Rezko’s pals reunite tomorrow at fundraiser 

Tomorrow, there will be a meeting between two guys who helped crooked developer Tony Rezko get his hands on millions of dollars.

Democrats Barack Obama and Alexi Giannoulias probably won’t talk about their old pal, convicted and now in federal custody, when they meet for tomorrow’s fundraiser to support Giannoulias’ campaign for U.S. Senate. But people who know about Obama’s career in Illinois politics will probably make the connection for themselves.

Rezko became Obama’s biggest donor early on because he was a developer of subsidized housing. He made his money from government. He needed Obama and others in government — including Rod Blagojevich, from the days he was a state representative, and some Republicans, too — to help him out.

As a State Senator, Obama was in a position to do a lot for Rezko, and he did. Rezko could count on Obama to promote the housing programs that made him rich: Rent subsidies, development subsidies, and policies that artificially increased demand for low-income subsidized housing. At one point, Obama also wrote a letter to Chicago and Illinois officials on Rezko’s behalf, urging them to give Rezko and a business partner (another Obama friend) a $14 million construction loan. The project in question wasn’t even in Obama’s state Senate  district.

The upshot: Rezko gave Obama a lot of money, and got a huge return on investment. He also pocketed millions in taxpayers’ cash and let his subsidized slums go to pot. He even turned off the heat during one cold Chicago winter, claiming inability to pay his bills. (Given the subsequent revelations about Rezko’s massive gambling problem, one can guess why.)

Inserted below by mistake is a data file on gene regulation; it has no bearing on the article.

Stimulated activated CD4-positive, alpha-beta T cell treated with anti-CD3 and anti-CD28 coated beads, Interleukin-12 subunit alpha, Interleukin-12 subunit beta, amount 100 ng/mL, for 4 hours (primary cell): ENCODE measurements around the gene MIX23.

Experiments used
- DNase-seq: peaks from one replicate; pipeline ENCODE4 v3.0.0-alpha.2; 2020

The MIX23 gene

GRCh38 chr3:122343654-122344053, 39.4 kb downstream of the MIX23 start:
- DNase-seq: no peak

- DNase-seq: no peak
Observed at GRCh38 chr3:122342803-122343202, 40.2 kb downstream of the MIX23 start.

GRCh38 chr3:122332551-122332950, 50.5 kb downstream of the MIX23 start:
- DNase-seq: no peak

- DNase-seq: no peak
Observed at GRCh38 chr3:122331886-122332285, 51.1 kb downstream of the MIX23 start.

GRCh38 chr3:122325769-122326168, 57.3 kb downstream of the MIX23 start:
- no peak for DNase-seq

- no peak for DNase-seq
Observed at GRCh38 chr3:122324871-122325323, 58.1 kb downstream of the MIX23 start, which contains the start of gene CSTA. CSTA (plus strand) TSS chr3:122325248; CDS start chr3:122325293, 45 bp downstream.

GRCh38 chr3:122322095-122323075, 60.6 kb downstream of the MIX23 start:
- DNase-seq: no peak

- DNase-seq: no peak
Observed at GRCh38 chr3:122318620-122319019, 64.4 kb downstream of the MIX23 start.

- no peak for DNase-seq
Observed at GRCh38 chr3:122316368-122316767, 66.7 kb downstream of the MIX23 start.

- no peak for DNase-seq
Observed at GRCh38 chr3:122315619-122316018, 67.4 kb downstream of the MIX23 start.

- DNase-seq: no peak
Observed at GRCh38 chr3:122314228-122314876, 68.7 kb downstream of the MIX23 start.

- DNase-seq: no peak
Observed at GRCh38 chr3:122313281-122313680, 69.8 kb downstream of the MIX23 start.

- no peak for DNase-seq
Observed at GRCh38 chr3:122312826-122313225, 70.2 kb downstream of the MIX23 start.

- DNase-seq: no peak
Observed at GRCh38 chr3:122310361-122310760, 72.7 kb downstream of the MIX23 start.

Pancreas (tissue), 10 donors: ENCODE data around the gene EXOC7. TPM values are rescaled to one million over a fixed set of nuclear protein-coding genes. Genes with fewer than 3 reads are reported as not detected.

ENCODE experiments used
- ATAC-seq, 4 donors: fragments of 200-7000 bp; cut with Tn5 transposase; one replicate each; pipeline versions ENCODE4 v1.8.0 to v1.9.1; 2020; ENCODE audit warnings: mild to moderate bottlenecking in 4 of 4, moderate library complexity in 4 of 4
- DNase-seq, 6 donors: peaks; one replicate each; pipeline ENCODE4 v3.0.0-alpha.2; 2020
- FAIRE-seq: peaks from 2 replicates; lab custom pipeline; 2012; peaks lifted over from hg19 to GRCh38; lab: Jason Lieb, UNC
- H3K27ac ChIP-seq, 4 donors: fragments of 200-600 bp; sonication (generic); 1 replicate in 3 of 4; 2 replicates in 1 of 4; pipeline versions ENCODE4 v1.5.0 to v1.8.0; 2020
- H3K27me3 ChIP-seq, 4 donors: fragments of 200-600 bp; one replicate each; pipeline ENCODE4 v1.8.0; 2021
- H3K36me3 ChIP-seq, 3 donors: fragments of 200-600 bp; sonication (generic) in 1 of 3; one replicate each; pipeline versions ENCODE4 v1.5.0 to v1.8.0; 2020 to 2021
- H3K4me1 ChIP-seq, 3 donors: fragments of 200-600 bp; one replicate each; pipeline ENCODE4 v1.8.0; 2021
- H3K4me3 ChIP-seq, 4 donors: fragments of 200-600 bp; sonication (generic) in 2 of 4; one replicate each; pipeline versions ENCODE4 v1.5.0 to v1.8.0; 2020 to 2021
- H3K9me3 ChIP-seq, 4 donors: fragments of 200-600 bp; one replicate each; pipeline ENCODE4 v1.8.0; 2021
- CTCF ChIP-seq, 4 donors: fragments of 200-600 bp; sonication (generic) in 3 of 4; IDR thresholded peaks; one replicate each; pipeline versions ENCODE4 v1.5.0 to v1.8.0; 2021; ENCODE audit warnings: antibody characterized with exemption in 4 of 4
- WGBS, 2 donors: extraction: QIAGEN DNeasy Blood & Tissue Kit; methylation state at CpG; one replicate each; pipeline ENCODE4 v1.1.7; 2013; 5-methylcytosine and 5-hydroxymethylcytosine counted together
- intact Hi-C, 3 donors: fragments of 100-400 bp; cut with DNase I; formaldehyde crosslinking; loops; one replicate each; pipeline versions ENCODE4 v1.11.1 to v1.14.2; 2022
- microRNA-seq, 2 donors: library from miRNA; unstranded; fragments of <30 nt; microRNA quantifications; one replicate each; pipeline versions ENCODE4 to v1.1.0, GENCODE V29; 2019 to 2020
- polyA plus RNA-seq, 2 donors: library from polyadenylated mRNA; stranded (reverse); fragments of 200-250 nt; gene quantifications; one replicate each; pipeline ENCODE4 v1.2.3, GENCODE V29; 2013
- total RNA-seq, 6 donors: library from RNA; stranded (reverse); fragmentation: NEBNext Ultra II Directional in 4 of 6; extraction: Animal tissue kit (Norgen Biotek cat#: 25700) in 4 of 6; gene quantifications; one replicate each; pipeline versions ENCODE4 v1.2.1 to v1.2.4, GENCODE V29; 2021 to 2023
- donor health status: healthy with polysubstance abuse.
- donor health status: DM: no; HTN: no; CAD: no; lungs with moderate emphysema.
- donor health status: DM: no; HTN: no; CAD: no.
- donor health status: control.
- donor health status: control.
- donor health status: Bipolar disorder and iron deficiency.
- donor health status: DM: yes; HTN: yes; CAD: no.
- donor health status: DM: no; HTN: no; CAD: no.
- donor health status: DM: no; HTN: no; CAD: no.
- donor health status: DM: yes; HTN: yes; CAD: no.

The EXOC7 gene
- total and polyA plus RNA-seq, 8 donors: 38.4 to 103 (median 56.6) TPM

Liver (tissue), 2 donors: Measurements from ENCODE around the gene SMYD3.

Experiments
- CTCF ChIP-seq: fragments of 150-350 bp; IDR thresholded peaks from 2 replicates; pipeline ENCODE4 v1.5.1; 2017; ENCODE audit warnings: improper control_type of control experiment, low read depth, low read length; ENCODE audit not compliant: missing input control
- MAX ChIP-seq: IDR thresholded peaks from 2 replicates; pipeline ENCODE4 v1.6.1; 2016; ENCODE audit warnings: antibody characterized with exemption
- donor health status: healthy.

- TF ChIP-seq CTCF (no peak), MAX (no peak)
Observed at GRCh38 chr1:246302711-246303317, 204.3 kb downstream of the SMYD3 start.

That’s not to say that Obama knew Rezko was a crook. It’s not to say Obama was aware of the appalling conditions of Rezko’s slums within his own district. But, as I put it in The Case Against Barack Obama, published two years ago today:

[W]hatever intentions he had, we know for sure that Obama helped cut Rezko and other developers in on millions of taxpayer funds, only to have them cash out and literally leave their tenants in the cold. The outrageous condition of Rezko’s buildings does not appear to have caused tension in their relationship. We also know that the developers returned the favor by giving Obama hundreds of thousands in campaign donations.

Giannoulias, meanwhile, once served as vice president of his family’s bank, Broadway, which collapsed because of its shaky business practices and the huge dividends it paid out after his father’s death. It had already been known that Broadway bank made loans to Rezko before his misdeeds attracted attention. But this week we learned about an additional $22.75 million loan the bank made to one of his companies in in February 2006.

This was well after Rezko had become radioactive, and despite the fact that another Rezko company had declared bankruptcy and defaulted on an earlier $10.9 million property loan from Broadway. (The bank did at least get its money back in foreclosure on that one.)

Giannoulias  had left Broadway five months before this loan was issued, to run for State Treasurer. But along with the earlier loans to felons and mobsters that Giannoulias actually did oversee, we get a pretty good idea of how Broadway Bank was run — a lot like state and local government is run in Illinois.

So tomorrow night: Barack Obama. Alexi Giannoulias. Piles of cash. Just like the good old days — if only Tony could be there.

About The Author

David Freddoso

David Freddoso came to the Washington Examiner in June 2009, after serving for nearly two years as a Capitol Hill-based staff reporter for National Review Online. Before writing his New York Times bestselling book, The Case Against Barack Obama, he spent three years assisting Robert Novak, the legendary Washington... more
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